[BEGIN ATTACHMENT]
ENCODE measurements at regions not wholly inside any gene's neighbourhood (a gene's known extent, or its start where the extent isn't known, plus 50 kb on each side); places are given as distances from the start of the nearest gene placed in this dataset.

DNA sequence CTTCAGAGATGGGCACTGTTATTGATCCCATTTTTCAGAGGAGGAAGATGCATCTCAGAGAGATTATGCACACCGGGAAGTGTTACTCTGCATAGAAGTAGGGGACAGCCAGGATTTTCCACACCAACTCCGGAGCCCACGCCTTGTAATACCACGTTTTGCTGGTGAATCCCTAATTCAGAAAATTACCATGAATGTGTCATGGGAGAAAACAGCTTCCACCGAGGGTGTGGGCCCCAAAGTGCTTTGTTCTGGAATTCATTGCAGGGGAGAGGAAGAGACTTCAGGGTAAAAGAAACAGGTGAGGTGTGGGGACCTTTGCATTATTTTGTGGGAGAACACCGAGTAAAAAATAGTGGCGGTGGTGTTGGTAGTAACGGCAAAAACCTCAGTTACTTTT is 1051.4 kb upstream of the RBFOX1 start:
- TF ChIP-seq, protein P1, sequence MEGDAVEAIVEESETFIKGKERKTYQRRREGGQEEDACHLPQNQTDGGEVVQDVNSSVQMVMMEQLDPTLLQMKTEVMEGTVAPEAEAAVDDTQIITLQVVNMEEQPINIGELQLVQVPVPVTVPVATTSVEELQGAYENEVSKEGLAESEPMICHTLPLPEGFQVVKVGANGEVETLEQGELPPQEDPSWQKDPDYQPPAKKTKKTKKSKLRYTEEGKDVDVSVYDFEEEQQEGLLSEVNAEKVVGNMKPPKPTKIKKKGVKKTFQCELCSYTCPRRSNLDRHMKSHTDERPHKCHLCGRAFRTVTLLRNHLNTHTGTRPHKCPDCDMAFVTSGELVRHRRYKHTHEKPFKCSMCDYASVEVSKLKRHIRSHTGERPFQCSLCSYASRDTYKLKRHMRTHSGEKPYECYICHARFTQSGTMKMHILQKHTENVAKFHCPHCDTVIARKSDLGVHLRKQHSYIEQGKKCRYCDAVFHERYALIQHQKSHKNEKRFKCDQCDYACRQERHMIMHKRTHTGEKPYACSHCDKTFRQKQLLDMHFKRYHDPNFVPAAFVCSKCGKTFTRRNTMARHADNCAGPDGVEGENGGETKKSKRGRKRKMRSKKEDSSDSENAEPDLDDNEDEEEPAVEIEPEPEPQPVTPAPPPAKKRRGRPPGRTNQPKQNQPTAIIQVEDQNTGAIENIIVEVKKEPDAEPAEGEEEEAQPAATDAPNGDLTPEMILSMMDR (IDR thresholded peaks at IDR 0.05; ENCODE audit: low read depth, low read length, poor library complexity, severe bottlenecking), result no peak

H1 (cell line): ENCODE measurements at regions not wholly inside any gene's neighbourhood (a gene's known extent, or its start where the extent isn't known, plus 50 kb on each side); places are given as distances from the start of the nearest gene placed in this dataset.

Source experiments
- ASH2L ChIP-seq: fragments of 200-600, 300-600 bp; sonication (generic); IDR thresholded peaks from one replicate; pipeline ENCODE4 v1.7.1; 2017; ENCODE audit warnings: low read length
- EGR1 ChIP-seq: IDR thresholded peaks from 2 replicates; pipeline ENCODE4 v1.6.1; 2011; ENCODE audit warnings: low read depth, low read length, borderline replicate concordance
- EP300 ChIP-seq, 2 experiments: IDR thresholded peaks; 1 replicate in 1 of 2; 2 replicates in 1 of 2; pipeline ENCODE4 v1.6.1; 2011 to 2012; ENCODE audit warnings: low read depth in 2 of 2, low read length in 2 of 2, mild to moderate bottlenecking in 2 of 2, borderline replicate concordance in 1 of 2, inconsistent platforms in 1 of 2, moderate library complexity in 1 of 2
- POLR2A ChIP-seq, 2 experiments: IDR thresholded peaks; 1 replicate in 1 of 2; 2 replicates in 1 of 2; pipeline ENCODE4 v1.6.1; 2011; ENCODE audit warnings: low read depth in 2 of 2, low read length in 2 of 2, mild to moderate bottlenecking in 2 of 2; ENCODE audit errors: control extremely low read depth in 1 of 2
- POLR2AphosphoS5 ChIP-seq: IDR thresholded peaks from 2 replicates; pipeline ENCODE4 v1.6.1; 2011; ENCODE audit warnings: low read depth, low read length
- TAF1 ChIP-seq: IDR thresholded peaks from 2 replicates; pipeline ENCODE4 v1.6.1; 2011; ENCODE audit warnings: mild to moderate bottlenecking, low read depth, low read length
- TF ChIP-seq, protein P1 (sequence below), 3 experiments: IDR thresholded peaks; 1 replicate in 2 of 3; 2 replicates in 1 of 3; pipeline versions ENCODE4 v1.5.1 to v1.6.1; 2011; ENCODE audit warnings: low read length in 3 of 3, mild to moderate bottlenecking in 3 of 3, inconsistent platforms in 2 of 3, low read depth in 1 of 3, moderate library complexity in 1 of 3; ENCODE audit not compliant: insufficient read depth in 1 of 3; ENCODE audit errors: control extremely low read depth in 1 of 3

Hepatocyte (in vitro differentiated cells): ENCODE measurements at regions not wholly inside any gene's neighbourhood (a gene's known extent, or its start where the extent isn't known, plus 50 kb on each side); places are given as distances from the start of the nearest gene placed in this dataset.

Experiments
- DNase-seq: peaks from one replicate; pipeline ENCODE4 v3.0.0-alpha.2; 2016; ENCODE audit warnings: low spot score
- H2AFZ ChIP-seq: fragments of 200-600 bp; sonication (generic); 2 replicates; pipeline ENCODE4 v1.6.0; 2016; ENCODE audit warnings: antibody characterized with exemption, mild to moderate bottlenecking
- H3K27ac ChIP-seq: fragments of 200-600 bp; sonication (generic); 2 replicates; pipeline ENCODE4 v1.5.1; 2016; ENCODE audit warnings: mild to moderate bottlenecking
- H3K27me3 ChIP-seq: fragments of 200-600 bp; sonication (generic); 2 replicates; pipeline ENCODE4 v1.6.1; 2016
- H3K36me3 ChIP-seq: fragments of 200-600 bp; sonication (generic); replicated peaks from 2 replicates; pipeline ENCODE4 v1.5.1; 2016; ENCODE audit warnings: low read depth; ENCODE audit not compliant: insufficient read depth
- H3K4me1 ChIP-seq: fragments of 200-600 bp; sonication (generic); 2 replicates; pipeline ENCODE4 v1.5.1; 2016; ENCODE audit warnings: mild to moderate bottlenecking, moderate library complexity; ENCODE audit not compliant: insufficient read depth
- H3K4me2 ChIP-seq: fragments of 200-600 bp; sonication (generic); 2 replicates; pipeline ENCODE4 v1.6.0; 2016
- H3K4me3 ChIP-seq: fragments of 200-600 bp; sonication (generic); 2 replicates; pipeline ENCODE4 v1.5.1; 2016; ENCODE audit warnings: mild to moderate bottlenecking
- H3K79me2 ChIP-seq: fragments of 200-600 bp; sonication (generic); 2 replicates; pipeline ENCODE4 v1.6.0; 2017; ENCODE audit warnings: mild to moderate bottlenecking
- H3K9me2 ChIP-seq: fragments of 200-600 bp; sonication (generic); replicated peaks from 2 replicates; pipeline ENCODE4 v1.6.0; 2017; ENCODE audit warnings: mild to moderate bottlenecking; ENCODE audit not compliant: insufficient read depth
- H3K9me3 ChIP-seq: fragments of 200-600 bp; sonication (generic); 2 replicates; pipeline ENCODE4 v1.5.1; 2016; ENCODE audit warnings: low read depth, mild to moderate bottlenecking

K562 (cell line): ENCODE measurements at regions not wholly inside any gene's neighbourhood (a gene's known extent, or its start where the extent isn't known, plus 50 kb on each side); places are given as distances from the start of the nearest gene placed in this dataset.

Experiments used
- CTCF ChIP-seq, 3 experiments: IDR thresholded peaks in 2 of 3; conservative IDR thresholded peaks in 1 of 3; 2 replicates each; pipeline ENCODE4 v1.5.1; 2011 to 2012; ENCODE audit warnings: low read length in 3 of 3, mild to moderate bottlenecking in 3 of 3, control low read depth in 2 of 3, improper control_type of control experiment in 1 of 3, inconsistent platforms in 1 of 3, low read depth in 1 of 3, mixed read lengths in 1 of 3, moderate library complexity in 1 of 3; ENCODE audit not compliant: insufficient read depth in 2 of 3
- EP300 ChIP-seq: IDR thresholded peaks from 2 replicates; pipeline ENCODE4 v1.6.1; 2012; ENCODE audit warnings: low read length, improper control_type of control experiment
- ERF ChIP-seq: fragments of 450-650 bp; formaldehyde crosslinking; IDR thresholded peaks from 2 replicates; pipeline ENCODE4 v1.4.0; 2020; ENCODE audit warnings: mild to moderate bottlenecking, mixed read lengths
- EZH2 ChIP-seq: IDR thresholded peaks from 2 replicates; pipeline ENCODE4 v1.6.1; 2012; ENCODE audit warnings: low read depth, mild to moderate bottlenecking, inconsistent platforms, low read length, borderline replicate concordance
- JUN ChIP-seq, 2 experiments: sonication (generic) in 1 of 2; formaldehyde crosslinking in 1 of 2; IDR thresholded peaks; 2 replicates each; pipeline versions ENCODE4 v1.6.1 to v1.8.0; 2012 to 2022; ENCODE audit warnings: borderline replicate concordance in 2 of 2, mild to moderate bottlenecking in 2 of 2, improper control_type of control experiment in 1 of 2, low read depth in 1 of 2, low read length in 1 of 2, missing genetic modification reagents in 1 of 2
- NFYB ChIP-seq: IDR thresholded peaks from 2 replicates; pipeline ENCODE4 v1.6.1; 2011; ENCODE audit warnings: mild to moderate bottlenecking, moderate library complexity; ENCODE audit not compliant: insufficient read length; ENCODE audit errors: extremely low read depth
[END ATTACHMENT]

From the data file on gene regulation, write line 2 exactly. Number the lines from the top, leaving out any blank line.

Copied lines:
DNA sequence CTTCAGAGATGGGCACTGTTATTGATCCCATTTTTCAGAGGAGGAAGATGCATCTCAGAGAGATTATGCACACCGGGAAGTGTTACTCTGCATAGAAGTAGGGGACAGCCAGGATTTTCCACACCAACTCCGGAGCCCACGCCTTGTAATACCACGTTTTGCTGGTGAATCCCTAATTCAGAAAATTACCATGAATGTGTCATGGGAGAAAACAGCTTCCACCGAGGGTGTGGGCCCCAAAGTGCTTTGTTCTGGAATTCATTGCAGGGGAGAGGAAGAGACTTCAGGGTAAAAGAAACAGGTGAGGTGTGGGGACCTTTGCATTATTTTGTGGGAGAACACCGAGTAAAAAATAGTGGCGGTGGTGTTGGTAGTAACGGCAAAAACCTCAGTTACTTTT is 1051.4 kb upstream of the RBFOX1 start: